Tesla CEO Elon Musk has the business development agencies in several states buzzing after he tweeted that he was looking to set up a factory in the central U.S. for the Cybertruck.
“Scouting locations for Cybertruck Gigafactory. Will be central USA,” Musk tweeted. He followed that up with another tweet that said, “Model Y production for east coast too.”
The uniquely styled Cybertruck was introduced late last year. Slated to go into production in late 2021, it comes with a starting price of $39,900. Musk said the company has more than 200,000 reservations for the truck.
It didn’t take long for the senior leaders at some states to invite Musk to bring the new plant – and likely several thousand jobs – to their plant. Some of those tweets getting less than favorable responses to other Twitter users.
Sean Kouplen, Oklahoma’s secretary of commerce, quickly invited Musk to come to the “electric vehicle capital of the world,” citing the state’s “200-plus charging stations.” His claim was met with skepticism with one Tweeter pointing out that the claim was specious since the state doesn’t allow Tesla to sell vehicles there.
Rep. Rick Crawford (R-Arkansas) was also quick to jump on the potential opportunity, offering a personal tour of his home district, touting its proximity to a “major navigable waterway and airport (FedEx). Also largest steel producing area of the country.” He told Musk he would “be amazed!”
Colorado Jared Polis was much simpler in his Twitter pitch, “Colorado is the perfect place! Let’s talk!” Musk responded to none of the pitches publicly.
Musk earlier suggested he was looking for a site to build a new Gigafactory, and Texas appeared to be the leading candidate, but no deal came to pass. He took to Twitter last month to ask users if the electric carmaker should build a new Gigafactory in Texas.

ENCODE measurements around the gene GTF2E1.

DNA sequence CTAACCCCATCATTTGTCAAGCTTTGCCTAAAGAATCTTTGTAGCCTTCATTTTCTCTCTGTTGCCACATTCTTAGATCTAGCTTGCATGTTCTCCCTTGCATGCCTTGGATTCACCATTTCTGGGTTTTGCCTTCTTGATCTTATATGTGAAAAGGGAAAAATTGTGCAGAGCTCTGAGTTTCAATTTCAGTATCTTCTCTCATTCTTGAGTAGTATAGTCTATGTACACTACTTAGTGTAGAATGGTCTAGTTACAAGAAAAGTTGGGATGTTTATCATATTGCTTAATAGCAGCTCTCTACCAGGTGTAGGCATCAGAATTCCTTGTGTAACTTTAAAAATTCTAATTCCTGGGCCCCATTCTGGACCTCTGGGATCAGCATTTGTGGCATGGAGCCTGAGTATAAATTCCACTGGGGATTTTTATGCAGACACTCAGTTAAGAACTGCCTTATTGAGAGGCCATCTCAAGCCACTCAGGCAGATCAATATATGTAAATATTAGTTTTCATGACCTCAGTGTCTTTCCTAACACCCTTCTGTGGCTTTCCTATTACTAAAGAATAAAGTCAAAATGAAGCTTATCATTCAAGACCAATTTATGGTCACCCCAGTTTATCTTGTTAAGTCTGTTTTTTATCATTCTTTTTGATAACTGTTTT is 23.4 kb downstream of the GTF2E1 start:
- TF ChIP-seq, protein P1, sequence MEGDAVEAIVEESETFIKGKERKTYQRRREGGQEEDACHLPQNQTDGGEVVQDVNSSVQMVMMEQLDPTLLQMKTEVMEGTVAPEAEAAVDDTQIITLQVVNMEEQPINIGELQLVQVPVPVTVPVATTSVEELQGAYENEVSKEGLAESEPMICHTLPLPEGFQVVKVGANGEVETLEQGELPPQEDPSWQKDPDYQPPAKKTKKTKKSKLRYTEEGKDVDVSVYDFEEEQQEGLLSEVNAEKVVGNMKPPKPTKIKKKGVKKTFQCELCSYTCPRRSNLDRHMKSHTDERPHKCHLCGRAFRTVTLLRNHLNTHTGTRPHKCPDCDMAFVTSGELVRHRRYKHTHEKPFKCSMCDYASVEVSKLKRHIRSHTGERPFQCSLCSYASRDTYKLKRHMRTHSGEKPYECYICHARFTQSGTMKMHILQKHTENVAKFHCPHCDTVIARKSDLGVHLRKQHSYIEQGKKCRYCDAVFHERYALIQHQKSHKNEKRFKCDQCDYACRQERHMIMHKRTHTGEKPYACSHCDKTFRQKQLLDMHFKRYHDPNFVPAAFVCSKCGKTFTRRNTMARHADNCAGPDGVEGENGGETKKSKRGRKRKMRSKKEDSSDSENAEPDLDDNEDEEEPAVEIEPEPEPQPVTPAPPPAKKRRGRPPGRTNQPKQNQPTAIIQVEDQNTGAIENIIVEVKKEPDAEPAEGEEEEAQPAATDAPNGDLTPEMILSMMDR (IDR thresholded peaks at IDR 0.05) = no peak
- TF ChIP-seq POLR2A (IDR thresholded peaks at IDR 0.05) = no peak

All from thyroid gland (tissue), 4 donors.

During the company’s full-year earnings call in January, Musk noted that Cybertruck production would be limited because of the number of batteries the truck needs. He also noted that increasing battery production capacity would be the EV maker’s top priority.
“The thing we’re really going to be focused on is increasing battery production capacity,” Musk said, adding later, “It’s part of the reason we haven’t accelerated production of the semi because it requires a lot of cells.”
Despite throwing a wet blanket on building the Semi in large numbers, he did allow that production on the truck is expected to start in the fourth quarter this year.
He said that until production is increased, producing the Cybertruck and the Semi truck in large numbers isn’t viable because it takes away from Model 3 and Model Y production. “We’ve got to make sure we’ve got a very steep ramp for battery production,” he said.
This push for more batteries comes as the new Model Y began rolling out early. The first production Model Y SUVs are slated to be delivered later this month, more than six months before the company’s forecast.
The Model Y is currently built at the company’s facility in Fremont, California, along with the Model 3. If the Model Y meets Musk’s sales expectations, which is to exceed the Model 3. The company already has a plant in New York, but it builds photovoltaic cells for the SolarCity subsidiary.